“Miss Serebrenik is a passionate educator with a heart for students' success and growth,” said Cassie McClung, principal at Riverside Park Academy. “She works closely with her team and other colleagues on campus to help ensure the betterment of all aspects of life at Riverside Park. She is a blessing to our campus and our students.” 

 

 

 

 

 

 

 

 

 

 

 

 

 

winner

Enrique Nunez, Young Women’s Leadership Academy 
“As a product of SAISD, first-generation college student, and son of immigrants, Mr. Nunez is truly committed to providing access for all students despite the color of their skin, nationality, or gender,” said Regina Arzamendi, principal of YWLA. “In October of 2020, he, along with a team of YWLA educators, served as panelists for a parent presentation titled, ‘Talking About Race with Your Daughter.’ Mr. Nunez realized the important need for our students and parents to be able to effectively address the topic of race by empowering parents with strategies they could use with their children. Mr. Nunez elaborated his professional development by presenting on the same topic of addressing racism at the national level for the Spring Symposium of the National Coalition of Girls' Schools. His advocacy for addressing racism at the campus level continues as he leads an Anti-Racism Book Club while also serving as a member of the Diversity, Education, and Inclusion Committee that meets monthly to collaborate toward creating campus change and inclusion for all students.”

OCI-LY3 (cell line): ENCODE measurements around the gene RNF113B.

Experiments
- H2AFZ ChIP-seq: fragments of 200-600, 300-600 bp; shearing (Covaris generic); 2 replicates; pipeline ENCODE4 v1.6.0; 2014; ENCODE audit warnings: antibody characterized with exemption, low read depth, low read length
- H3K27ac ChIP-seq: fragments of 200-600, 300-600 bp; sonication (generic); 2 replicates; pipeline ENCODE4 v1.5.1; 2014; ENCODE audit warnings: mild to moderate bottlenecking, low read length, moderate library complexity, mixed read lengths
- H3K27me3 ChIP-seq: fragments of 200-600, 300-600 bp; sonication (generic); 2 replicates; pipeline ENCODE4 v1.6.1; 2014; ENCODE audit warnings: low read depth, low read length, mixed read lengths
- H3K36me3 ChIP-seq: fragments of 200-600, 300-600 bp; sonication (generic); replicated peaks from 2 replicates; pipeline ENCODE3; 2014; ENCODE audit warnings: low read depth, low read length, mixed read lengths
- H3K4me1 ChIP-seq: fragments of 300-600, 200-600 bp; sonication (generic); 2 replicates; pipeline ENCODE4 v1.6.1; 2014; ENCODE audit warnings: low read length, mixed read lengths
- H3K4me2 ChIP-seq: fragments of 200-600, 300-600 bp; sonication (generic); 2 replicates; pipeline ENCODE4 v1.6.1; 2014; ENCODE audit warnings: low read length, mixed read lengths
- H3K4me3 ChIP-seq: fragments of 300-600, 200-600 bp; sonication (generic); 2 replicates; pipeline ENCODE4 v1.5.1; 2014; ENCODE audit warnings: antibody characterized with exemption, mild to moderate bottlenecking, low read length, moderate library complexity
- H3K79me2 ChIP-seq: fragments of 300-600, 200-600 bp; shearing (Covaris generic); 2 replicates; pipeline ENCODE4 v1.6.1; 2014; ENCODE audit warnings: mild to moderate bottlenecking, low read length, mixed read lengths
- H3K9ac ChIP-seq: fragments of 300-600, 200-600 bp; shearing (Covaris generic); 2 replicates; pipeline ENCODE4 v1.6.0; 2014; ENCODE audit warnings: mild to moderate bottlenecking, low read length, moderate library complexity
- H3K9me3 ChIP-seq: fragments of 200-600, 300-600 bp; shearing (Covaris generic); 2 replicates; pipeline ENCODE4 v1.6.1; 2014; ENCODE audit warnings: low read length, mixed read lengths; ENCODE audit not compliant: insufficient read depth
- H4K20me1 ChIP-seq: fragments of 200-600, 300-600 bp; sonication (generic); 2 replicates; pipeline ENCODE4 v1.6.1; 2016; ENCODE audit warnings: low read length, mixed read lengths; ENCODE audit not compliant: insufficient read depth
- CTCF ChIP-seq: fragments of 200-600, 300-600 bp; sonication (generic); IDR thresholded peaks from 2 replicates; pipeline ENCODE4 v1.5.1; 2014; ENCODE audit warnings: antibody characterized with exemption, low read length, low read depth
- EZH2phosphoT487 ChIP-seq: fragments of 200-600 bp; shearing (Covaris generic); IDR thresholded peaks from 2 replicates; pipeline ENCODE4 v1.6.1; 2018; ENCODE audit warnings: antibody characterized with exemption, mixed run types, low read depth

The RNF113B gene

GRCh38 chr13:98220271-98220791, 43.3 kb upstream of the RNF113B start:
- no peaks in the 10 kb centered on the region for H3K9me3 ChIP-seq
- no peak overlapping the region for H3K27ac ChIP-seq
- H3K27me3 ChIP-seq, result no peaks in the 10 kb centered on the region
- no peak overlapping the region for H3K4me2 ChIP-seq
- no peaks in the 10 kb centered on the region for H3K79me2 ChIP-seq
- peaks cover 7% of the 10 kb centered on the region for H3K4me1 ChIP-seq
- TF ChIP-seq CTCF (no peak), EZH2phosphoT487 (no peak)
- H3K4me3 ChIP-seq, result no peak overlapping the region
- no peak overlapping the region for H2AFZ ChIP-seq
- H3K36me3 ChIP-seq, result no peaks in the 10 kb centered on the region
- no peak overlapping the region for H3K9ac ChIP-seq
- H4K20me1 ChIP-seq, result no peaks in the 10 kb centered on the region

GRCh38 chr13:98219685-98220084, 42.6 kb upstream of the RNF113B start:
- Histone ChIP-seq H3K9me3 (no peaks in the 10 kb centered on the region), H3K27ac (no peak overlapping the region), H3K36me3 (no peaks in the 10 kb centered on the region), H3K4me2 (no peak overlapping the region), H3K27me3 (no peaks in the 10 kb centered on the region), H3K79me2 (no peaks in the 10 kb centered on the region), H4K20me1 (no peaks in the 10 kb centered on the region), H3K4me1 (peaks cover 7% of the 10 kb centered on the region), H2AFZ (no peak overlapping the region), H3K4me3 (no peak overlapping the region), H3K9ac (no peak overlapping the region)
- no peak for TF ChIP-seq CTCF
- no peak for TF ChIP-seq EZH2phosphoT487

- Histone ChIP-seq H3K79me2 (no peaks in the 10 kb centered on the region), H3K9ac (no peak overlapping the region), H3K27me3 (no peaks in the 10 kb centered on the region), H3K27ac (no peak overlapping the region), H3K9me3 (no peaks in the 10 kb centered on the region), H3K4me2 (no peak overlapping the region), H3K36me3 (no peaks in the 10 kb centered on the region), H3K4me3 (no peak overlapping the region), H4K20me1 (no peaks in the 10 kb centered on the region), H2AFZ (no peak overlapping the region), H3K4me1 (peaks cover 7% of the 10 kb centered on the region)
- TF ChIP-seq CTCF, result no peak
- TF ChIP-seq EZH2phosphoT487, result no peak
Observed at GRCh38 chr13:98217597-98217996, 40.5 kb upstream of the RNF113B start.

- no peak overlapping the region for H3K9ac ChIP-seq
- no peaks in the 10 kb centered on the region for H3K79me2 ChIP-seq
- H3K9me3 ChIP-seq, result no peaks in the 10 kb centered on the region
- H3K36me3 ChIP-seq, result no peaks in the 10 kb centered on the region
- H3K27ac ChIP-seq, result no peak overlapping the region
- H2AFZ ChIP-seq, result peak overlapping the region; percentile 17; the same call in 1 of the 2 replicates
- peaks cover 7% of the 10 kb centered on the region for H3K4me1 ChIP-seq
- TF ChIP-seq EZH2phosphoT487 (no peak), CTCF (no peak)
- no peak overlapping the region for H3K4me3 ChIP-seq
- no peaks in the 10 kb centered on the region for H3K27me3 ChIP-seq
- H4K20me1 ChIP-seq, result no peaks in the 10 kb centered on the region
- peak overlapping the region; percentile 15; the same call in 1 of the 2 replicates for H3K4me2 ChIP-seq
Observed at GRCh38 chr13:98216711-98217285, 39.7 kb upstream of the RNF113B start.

winner 7 Antonio Villarreal, Burbank High School 
"Mr. Villarreal consistently is an advocate for his students for both their academic and socio-emotional needs,” said Irene Talamantes, principal of Burbank High School. “He advocates for students and works with both counselors and administration to make sure that students have all the support they need to be successful. Mr. Villarreal works with students on an individual level and makes connections with them on a personal level. He contacts families and encourages parents and students to take an active role in their education and provides them the knowledge and support they need. He makes sure of what they need and works with counselors and administration to make sure their needs are met on all levels, both academic and socio-emotional.”